Out with the old, in with the new official community plan

Municipality of Oak Bay announces major community plan review

Just don’t say the words “secondary suites.”

When it comes to outlining what a renewed official community plan might include for Oak Bay, Coun. Pam Copley, chair of the review’s working group, shies away from bringing up secondary suites. “I don’t want alarm bells to go off,” she said in a telephone interview following the March 26 announcement that the municipality has launched a major overhaul of its OCP.

But she did concede that a stormy April 2011 public meeting at Monterey recreation centre on legalizing secondary suites attended by 200-plus was the catalyst for the review.

“It was clear to us that we (council) were out of sync in many ways: communication, transparency and just (providing) information,” she said.

Residents have been calling for an OCP rewrite for years: at council meetings, at public meetings, at Oak Bay’s infrequent protests and in letters to the editor of Oak Bay News. Oak Bay adopted its first OCP – a planning and development guiding policy – in 1981 and it hasn’t been revised since the mid-1990s. The current plan doesn’t address a number of issues, Copley said. Climate change action – something the province has mandated Oak Bay to implement – isn’t mentioned nor does it include 1994 provincial heritage preservation amendments, a particular concern for Copley. “Those need to be embedded in the OCP,” she said.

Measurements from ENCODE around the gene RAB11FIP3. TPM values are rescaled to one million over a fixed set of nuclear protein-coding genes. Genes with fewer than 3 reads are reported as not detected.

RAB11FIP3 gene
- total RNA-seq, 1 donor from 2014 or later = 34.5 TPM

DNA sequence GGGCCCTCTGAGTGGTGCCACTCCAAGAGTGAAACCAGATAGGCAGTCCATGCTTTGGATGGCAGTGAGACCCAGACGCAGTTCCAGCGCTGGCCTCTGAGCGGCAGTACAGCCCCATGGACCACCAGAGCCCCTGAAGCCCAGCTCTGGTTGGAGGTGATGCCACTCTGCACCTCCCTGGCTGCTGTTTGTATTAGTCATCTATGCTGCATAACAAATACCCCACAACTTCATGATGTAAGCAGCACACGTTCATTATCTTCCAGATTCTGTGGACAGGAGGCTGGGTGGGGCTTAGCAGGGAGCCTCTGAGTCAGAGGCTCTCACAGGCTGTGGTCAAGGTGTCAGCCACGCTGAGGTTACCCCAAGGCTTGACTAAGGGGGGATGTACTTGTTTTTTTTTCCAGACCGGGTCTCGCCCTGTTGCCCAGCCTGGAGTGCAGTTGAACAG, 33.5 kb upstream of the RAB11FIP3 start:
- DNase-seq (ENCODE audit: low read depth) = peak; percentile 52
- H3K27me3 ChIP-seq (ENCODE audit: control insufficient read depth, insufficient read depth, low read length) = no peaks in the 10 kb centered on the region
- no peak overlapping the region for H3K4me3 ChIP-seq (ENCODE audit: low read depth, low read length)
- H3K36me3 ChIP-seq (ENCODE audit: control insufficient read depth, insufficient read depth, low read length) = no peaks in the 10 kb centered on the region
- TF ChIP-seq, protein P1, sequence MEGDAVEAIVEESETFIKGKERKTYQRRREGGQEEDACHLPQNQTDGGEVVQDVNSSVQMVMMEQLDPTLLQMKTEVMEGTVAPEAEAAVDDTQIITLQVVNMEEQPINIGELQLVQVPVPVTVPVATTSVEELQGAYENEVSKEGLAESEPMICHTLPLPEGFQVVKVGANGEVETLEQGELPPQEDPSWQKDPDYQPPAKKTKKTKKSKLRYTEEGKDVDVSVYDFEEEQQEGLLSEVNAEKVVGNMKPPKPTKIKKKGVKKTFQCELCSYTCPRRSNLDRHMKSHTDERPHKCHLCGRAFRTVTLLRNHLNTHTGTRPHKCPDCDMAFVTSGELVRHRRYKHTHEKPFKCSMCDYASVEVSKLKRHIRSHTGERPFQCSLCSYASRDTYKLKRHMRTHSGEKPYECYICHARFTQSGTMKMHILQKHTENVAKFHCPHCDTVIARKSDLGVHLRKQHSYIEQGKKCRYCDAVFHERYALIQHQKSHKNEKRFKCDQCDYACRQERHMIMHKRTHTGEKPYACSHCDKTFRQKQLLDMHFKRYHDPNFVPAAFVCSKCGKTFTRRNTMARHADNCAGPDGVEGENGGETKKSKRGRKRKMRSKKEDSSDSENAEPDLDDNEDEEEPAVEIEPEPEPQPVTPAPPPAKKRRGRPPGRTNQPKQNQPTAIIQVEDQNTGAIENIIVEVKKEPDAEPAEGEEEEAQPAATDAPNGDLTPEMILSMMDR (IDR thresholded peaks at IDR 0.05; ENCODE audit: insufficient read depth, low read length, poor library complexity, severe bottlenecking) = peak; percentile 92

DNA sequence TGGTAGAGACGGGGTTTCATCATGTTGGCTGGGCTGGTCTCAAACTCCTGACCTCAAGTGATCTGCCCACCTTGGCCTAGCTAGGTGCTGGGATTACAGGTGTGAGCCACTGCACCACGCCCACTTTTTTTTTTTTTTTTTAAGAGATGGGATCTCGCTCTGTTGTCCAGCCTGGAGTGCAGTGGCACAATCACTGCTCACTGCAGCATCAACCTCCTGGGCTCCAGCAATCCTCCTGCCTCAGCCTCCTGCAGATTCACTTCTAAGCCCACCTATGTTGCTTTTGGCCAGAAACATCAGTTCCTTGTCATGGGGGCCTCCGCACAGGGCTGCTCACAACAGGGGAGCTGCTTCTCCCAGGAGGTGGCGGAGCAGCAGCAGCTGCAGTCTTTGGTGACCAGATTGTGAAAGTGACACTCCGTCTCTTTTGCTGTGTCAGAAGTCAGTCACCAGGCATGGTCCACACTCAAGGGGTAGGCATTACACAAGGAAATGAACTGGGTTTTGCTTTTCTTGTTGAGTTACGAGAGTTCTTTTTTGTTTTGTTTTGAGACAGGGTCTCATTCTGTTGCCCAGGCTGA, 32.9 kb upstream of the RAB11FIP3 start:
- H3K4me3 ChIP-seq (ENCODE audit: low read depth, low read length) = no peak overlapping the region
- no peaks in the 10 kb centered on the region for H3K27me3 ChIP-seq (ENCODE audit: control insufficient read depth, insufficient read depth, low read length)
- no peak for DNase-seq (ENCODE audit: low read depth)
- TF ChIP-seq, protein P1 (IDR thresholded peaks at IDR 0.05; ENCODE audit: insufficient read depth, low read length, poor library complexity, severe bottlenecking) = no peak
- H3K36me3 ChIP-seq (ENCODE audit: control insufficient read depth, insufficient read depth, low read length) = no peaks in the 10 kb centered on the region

Oak Bay resident and heritage advocate Ewa Lupin agrees. She led a demonstration at city hall last year protesting the potential subdivision of a heritage-designated property in her Runnymede Place neighbourhood.

“I certainly hope that during the 18-month review of the Official Community Plan, the council will pay considerable attention to the preservation of Oak Bay heritage,” she said.

How to allow seniors to age in place, whether in their own or in care homes, also needs to be examined, Copley said.

The OCP review could take up to two years to draft and will cost between $120,000 to $140,000. Under the direction of a five-member committee, which will include two residents, a consultant will be hired to facilitate the project. Community meetings in which residents can make suggestions as to what should be included in the new document will start this fall and continue through January and February 2013.